Defining a Rugged Computer

What is Rugged Computer

The 'Durability Challenge'

If all rugged computer suppliers claim to meet or exceed Mil-Std 810F durability standards, Mil-Std 461E emission standards and IP54 or higher dust and moisture ingress protection ratings, then why do some customers only buy Opentecs after trialling other products?

In 2006, we asked (the then) ROAM consumer electronics magazine to challenge other portable computer and PDA suppliers to participate in a Durability Challenge. The aim was to highlight why claims about meeting certain industry standards was no guarantee that products were equally 'rugged'.

After supplier asked to participate - bar one - withdraw from the challenge after being told they were being pitted against us. The two challengers then handed over stock standard notebooks - in our case, an RPC 13 notebook computer. The competition supplied a similar product, rated by them as being 'RUGGED', 'Mil-Std 810F compliant' and 'IP54 rated'. ROAM then set about attempting to 'destroy' both products (they advice to us) via a series of 'ultra-rugged simulations'.

TEST #1: Being buried in sand 
This exercise involved two notebooks being buried in the sand dunes at Kurnell, on the south side of Sydney's Botany Bay. They were then buried in wet sand on the beach adjacent. 

The Opentec RPC notebook 
Not having fans to clog, or any pathway via which sand could get inside the chasis, and with a resistive touchpad and touchscreen (an option), the Opentec notebook continued to function without fault. It didn't overheat, and despite being caked in sand, its (totally membrane sealed) keyboard, (resistive) mousepad and (resistive) touchscreen were still able to be used unimpeded. 

The Competitor's notebook 
The product tested overheated and shut down within 20 minutes as a result of the fans clogging. Further, the keys were rendered unusable because of sand getting under the individual keys.

TEST #2: Immersion in salt water 
This exercise involved sitting both notebooks on the beach at Kurnell and allowing waves to break over them (note that the waves at Kurnell on that day were only small, simulating an accidental dunking in a river or as a result of a wave crashing over the bow of a small boat). This is what most manufacturers would consider 'unfair wear', and while not recommended, any IP54 rated device should cope with heavy rain or splashes of water across their screens and keyboards (these devices are supposed to be used in the outdoors, right?).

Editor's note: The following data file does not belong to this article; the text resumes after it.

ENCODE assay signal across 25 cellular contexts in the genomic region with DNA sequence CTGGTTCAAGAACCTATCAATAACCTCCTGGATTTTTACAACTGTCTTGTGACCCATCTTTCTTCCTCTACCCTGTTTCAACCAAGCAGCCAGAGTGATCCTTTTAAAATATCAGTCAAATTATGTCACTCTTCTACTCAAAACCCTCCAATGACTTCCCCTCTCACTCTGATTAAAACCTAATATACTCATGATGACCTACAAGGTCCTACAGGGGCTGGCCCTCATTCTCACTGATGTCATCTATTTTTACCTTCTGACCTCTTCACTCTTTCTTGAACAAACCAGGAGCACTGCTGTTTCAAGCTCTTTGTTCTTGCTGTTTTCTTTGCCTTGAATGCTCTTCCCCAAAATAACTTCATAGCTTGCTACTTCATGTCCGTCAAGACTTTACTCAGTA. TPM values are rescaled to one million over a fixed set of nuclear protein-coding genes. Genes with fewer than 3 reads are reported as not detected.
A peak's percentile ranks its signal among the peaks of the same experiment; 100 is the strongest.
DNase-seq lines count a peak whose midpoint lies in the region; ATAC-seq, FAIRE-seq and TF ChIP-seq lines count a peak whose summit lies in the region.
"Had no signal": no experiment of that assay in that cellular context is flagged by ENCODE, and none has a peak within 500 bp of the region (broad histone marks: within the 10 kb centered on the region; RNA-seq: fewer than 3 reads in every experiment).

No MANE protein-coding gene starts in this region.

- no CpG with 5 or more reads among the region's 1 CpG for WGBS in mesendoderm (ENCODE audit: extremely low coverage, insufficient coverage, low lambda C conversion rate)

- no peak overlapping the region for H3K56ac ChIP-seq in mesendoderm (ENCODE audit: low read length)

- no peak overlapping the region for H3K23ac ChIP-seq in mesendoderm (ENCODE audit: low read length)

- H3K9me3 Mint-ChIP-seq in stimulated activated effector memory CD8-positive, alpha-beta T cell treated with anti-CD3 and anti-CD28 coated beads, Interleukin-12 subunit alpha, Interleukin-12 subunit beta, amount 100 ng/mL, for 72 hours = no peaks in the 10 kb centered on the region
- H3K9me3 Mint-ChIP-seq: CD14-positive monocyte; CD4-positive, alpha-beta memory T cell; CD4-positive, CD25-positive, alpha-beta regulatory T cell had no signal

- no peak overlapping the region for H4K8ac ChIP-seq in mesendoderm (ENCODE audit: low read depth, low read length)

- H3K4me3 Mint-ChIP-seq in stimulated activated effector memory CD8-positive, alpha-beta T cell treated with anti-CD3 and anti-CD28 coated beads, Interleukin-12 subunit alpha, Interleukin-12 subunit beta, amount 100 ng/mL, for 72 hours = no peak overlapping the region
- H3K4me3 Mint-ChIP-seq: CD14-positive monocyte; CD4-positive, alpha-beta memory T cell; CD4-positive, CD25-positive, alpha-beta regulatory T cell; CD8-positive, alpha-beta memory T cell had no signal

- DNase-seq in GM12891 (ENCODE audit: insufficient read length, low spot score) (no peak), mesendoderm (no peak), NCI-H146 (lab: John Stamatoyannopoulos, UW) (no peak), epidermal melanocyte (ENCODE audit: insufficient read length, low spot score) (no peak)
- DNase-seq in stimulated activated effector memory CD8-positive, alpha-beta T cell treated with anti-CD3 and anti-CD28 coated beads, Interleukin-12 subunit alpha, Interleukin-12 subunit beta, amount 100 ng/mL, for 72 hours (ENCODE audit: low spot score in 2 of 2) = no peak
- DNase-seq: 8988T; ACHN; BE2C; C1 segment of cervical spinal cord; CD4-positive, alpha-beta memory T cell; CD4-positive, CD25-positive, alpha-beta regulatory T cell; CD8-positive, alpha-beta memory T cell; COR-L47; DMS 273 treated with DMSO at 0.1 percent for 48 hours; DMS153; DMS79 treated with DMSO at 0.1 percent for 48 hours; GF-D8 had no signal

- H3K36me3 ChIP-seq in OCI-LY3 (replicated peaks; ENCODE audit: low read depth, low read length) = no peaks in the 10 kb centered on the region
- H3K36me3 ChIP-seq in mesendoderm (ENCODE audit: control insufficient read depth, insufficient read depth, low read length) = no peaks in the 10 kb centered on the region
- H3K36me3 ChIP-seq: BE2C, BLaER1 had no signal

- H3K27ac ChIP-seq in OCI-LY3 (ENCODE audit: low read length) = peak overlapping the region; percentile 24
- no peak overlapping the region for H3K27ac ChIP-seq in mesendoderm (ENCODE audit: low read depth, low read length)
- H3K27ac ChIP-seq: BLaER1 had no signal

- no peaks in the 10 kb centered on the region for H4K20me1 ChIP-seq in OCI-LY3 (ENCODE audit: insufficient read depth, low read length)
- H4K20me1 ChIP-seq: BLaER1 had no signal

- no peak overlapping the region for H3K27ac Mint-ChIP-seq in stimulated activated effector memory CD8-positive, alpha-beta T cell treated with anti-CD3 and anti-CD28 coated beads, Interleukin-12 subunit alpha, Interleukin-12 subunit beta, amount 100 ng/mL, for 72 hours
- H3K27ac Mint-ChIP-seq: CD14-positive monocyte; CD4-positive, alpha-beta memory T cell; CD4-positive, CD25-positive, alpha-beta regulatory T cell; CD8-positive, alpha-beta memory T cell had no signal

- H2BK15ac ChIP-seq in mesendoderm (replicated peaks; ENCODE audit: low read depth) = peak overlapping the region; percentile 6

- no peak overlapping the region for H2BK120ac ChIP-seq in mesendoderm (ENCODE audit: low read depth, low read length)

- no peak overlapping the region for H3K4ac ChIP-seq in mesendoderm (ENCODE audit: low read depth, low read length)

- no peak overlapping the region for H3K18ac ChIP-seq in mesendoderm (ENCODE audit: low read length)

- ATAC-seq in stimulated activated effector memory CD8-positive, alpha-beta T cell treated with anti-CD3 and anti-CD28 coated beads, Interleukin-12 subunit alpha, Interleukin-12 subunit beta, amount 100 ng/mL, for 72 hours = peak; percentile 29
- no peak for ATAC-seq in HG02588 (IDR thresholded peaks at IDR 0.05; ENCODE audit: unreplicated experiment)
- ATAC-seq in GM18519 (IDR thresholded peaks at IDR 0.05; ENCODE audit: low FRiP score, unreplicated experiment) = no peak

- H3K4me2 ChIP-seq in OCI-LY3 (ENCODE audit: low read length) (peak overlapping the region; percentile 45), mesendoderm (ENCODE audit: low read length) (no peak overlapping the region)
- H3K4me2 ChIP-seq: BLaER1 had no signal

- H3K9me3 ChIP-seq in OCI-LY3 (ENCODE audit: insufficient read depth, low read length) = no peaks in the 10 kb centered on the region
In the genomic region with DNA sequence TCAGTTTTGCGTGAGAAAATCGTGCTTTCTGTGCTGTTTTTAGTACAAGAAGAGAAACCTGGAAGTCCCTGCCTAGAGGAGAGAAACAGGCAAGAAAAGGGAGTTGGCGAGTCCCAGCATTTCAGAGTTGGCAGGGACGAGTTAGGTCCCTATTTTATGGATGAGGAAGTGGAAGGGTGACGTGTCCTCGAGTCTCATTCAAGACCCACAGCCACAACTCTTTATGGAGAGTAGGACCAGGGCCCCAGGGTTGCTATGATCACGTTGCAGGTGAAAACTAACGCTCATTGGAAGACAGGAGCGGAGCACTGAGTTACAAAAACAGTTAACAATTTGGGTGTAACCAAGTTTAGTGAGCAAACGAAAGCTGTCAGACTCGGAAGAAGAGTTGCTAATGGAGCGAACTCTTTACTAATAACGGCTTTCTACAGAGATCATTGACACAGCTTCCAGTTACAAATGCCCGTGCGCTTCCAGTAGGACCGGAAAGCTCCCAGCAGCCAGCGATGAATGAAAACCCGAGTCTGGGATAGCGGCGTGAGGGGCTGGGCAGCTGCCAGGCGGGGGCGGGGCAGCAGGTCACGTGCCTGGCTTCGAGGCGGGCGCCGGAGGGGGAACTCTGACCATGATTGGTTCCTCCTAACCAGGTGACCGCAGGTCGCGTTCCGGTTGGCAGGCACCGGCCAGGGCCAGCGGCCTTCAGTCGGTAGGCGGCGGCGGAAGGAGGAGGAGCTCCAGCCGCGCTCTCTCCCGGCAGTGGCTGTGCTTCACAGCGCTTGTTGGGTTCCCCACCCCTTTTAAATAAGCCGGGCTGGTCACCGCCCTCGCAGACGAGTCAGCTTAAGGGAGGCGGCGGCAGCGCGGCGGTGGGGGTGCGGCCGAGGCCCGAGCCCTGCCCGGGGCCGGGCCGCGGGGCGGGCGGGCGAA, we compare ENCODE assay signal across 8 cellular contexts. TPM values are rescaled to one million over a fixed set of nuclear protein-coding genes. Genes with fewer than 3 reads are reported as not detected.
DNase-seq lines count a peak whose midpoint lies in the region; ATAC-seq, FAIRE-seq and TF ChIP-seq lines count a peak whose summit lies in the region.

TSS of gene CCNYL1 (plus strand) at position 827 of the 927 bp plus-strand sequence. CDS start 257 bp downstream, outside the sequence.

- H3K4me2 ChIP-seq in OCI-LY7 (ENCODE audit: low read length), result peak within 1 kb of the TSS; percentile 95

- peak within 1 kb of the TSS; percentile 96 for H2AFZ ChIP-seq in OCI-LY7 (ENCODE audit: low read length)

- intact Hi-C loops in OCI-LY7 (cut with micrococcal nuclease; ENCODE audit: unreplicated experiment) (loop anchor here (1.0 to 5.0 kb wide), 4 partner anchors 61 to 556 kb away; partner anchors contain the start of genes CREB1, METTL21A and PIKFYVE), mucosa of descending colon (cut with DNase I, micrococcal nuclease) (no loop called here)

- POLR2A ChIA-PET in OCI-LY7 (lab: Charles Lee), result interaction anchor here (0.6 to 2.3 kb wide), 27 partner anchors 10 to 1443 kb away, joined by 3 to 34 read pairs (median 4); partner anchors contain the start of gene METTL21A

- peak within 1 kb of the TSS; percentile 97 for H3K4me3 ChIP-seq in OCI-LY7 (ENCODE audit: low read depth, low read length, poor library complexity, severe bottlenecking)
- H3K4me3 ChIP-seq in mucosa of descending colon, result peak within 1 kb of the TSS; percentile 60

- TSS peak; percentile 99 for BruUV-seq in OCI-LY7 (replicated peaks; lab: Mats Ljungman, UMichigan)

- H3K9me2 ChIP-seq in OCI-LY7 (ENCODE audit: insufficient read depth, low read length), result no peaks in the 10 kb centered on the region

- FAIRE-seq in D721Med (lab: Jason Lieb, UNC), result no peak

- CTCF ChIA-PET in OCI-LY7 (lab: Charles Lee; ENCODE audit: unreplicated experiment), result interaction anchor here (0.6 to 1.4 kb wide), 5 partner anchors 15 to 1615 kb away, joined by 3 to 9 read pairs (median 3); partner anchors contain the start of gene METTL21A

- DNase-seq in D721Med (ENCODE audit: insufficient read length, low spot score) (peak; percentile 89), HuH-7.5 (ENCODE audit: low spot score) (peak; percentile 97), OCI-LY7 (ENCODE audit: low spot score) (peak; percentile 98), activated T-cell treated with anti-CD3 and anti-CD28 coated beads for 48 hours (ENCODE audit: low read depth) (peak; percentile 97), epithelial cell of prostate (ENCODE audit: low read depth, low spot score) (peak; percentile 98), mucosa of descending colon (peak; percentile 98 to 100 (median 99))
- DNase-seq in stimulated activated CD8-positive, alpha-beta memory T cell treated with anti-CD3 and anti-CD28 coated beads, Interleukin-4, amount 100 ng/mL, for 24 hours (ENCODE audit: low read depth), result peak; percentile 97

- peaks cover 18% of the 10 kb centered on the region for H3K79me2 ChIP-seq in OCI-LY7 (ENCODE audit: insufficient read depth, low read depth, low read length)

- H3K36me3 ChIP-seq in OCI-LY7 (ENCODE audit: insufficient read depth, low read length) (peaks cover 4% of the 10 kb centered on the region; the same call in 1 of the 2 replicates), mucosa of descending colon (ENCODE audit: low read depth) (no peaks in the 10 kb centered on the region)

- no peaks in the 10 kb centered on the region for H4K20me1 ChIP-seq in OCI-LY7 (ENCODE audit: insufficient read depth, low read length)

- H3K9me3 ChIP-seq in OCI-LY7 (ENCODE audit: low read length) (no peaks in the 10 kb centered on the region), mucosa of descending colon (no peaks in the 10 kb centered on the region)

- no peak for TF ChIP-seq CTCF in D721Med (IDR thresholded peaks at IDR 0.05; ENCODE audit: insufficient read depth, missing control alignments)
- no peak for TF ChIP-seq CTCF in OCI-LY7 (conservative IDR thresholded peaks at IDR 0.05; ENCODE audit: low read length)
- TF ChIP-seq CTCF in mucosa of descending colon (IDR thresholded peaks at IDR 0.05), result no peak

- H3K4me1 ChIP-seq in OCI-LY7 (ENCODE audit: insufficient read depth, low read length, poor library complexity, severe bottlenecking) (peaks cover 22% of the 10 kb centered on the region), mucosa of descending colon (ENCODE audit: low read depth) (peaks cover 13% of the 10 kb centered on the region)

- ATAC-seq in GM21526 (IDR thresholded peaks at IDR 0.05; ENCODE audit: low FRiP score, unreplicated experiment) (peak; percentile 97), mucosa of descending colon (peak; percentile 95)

The Opentec RPC notebook 
While not designed for full immersion, the RPC nonetheless did not leak (even though we only rate it to IP54 levels). However, the test technician purposefully left the removeable battery partially unscrewed, which allowed salt water to penetrate between it and the chassis, across the terminals, causing a short circuit of the battery. When the notebook was reconnected to a 240VAC power socket, it booted up without any problems, because the on-board transformer and protection circuitry remained undamaged. An inspection after the test showed no internal leaks, including around the HDD, DVD or through any of the other ports.

The Competitor's notebook 
The other product tested suffered a catastrophic failure as a result of water entering the chassis and creating a short circuit.

TEST #3: Being dropped 3 metres onto a concrete driveway

The Opentec RPC notebook 
The RPC was dropped from 1 metre, then 2 metres then 3 metres, before a fault occured that caused the unit to power down. The fault was identified as the HDD cassette coming slightly loose. After being reseated in the HDD bay, and after a 20 minute healthcheck by our technician that confirmed no other damage, the unit booted up, good as new.

The Competitor's notebook 
After being dropped from a height of 1 metre, then 2 metres onto concrete, the unit failed to reboot, despite corrective action by a technician.

The ROAM technician conducting the field trials commented, "Not only did I fail to destroy  (the Opentec RPC), to try would simply have been gratuitous vandalism!" No dents were found in the case, and apart from a short circuited battery, the chassis and all electronics remained undamaged.

We market the RPC notebooks as 'Super Rugged'. Our competitors claim to meet the same standards and market their nominally equivalent notebook as 'Rugged'. Other vendors of 'Rugged' devices declined to submit their product for comparative testing, or worse, offered their product up for visual inspection on the condition it could not be tested; obviously hoping that 'looking rugged' was enough to convince the people at ROAM they had an equivalent product. To get round the fact that they didn't submit to the independent testing, they paid for an 8-page advertising spread, extolling the virtues of their RUGGED gear.

In short, when we market a product as 'Super Rugged', 'Rugged' or 'Semi-Rugged', it's a self-applied classification based on not only meeting a set of standardised tests, but on proving its worth in the field in a range of geneuinely 'rugged' applications. But don't just take our word for it.